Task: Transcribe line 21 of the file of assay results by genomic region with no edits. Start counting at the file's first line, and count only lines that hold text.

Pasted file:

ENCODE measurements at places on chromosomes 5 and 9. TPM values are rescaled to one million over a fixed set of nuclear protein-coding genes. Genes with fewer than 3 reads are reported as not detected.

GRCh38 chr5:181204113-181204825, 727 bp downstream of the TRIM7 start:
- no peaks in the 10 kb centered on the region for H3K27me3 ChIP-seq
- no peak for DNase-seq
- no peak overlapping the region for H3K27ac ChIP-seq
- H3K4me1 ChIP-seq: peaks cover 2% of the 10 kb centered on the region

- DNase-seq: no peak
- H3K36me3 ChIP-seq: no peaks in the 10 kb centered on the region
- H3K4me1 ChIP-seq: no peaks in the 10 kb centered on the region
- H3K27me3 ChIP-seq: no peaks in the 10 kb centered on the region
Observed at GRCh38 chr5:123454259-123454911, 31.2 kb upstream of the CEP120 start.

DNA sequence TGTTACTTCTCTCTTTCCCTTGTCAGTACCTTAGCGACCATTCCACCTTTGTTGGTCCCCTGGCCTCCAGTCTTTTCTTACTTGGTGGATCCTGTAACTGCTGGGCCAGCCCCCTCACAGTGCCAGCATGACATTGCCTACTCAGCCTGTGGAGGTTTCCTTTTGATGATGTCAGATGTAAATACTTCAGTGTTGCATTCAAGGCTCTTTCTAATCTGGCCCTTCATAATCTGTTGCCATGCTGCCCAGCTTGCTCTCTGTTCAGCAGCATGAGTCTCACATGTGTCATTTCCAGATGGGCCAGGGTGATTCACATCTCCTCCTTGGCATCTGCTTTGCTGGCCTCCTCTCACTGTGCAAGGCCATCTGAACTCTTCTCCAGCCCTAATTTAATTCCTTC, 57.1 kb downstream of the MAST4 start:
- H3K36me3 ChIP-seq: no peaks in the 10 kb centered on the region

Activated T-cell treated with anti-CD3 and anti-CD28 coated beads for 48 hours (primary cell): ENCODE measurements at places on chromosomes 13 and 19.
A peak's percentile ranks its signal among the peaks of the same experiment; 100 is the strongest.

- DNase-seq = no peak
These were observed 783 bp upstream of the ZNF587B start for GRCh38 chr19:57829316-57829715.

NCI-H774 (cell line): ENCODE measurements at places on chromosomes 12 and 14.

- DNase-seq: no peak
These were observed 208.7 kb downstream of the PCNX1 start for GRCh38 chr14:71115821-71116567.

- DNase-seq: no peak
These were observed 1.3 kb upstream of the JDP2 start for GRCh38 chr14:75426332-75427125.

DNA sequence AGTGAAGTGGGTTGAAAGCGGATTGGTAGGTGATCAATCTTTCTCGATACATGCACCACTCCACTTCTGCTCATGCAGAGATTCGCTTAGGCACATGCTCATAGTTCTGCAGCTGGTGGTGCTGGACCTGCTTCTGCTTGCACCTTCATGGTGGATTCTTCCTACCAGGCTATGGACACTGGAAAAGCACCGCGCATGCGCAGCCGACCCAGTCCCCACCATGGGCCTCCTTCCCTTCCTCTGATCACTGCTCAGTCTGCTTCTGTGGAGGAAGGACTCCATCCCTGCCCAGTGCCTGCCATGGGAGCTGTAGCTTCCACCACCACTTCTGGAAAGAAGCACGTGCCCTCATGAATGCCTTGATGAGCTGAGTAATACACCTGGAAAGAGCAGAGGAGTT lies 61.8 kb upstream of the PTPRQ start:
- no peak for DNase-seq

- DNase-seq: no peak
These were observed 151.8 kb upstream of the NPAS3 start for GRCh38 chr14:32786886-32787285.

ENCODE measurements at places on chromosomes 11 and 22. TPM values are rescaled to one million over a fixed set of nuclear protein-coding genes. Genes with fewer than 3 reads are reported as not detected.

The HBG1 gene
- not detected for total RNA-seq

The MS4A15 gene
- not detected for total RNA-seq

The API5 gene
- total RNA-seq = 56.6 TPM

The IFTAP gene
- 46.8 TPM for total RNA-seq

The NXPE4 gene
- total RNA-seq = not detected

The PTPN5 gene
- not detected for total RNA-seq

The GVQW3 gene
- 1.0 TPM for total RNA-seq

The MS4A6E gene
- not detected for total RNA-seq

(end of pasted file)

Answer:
- DNase-seq: no peak